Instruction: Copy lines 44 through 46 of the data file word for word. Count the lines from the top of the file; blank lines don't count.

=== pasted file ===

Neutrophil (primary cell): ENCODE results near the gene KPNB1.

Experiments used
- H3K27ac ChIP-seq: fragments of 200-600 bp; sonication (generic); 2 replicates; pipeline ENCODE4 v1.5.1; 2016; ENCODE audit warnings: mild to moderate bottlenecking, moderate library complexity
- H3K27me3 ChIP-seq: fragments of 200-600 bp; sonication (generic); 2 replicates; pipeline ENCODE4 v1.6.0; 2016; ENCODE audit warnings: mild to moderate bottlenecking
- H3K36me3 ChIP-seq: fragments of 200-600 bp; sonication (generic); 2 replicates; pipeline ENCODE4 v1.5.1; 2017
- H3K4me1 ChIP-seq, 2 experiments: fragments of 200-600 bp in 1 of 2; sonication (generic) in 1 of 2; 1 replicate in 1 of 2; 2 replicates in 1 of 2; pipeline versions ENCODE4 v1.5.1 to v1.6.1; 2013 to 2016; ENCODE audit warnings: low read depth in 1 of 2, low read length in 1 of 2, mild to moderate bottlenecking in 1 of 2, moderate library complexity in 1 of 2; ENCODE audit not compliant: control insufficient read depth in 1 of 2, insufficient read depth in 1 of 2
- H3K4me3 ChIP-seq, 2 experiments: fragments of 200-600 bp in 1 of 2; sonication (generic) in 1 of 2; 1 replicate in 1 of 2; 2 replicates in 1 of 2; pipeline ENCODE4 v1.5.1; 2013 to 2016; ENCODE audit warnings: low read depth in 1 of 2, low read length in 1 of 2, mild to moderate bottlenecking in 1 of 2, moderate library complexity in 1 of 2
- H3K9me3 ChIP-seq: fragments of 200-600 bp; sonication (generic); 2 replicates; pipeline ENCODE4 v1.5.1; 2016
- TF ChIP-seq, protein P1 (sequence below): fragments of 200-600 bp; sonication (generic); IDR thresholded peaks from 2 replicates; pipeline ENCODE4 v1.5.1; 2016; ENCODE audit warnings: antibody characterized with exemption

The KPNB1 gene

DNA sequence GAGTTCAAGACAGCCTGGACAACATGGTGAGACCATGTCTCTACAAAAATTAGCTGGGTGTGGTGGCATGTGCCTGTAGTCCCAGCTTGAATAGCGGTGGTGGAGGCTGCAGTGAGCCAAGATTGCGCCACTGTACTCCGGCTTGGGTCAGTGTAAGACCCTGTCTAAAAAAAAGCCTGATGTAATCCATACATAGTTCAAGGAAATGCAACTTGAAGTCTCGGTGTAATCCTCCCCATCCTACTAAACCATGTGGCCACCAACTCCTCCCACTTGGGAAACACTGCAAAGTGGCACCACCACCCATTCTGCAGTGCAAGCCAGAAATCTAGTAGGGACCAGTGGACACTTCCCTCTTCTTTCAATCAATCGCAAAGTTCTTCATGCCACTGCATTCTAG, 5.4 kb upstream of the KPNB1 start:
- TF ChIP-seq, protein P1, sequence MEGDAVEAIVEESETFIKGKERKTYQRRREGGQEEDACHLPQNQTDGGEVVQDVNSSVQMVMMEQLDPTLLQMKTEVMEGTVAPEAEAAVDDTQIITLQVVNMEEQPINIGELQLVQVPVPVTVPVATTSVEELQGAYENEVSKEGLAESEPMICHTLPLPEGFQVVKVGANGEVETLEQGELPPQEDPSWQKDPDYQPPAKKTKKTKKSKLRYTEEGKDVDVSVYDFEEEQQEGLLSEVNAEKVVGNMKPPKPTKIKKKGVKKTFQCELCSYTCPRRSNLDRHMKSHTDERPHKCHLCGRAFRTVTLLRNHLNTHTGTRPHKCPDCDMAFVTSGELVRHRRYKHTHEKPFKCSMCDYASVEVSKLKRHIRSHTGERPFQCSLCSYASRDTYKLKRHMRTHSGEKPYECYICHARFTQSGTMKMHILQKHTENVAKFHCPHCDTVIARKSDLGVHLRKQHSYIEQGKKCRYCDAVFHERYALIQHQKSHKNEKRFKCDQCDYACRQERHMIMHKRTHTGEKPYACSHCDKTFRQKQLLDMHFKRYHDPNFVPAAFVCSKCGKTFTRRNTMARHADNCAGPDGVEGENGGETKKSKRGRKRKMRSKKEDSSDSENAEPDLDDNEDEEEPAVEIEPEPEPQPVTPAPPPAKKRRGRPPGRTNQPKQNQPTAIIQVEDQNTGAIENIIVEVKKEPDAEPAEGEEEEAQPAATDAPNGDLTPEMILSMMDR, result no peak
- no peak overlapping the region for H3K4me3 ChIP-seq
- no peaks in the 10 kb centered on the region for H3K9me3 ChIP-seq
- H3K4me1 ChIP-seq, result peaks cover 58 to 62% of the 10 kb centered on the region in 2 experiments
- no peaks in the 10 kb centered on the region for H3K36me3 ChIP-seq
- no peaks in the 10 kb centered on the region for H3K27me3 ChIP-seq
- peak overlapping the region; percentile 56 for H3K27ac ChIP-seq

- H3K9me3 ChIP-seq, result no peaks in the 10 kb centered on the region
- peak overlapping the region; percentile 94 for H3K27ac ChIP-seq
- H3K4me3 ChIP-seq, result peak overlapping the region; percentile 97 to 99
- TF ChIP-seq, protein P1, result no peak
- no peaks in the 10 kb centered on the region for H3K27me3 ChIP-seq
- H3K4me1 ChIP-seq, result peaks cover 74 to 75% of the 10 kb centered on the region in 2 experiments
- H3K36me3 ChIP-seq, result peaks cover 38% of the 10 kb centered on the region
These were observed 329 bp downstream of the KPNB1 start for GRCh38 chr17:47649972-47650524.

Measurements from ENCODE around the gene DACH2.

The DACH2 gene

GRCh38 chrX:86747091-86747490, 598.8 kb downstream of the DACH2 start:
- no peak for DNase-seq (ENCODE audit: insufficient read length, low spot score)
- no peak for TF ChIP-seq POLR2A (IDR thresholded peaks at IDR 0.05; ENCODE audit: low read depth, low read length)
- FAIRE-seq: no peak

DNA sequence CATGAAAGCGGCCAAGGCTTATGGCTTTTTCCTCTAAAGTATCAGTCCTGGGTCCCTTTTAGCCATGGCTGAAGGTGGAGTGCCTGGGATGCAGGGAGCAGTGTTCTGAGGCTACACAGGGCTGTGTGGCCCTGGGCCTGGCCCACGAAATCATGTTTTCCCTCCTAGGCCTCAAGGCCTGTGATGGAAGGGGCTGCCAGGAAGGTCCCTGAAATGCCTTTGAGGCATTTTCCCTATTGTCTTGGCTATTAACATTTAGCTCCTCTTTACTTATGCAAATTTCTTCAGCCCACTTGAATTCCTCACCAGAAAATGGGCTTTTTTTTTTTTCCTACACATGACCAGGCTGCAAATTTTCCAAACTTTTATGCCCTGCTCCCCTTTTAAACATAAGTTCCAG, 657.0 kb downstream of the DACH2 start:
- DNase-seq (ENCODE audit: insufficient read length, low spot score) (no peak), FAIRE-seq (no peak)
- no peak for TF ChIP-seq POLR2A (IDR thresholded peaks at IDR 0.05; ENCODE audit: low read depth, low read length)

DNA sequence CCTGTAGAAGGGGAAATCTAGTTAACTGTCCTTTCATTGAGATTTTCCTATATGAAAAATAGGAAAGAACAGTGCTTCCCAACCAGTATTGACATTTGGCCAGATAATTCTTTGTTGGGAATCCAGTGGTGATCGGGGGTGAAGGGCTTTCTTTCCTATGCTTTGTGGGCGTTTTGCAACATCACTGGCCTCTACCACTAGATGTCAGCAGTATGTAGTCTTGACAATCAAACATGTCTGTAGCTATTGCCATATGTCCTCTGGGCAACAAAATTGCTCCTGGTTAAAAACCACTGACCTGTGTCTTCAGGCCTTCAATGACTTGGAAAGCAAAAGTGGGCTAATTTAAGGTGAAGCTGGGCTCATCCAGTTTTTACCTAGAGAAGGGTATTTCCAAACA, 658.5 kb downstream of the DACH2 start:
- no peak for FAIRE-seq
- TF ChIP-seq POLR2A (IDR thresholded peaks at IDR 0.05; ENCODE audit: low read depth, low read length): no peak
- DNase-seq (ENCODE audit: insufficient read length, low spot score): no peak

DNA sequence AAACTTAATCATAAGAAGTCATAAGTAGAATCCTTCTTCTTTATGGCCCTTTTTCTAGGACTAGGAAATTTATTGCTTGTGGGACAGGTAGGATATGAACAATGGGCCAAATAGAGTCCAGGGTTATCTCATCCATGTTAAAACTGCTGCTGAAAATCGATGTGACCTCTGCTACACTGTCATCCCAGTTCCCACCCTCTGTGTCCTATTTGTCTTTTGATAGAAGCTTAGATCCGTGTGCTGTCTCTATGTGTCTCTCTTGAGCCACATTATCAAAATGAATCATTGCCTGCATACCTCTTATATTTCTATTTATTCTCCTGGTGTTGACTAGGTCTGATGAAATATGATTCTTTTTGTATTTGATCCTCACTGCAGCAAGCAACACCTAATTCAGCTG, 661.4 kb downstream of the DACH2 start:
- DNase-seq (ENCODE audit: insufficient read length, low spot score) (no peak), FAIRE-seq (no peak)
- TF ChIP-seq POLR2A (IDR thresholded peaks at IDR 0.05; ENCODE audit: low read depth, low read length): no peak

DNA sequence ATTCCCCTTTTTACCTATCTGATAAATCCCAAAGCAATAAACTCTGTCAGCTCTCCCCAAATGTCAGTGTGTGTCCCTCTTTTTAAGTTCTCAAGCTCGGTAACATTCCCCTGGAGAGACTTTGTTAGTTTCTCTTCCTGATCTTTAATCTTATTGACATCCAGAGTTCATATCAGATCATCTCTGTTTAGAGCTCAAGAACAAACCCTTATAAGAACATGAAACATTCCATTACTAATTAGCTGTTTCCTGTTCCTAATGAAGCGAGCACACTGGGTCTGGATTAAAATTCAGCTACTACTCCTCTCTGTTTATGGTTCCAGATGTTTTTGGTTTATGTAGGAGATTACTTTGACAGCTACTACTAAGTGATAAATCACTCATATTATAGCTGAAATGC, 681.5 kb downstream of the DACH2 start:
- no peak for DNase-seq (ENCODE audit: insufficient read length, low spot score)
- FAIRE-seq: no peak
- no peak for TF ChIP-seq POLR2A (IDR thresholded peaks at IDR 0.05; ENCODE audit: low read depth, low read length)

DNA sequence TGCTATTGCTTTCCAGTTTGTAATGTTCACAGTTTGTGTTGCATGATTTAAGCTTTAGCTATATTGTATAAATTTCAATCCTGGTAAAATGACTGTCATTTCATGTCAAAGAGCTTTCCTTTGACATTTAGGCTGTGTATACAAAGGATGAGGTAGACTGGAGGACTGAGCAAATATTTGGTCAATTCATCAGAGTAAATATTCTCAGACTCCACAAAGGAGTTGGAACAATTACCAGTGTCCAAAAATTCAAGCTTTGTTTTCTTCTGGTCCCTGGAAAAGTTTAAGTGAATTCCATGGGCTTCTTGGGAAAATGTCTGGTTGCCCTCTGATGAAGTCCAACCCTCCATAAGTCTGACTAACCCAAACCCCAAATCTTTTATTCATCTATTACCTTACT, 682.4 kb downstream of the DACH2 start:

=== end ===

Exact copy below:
- no peak for DNase-seq (ENCODE audit: insufficient read length, low spot score)
- FAIRE-seq: no peak
- no peak for TF ChIP-seq POLR2A (IDR thresholded peaks at IDR 0.05; ENCODE audit: low read depth, low read length)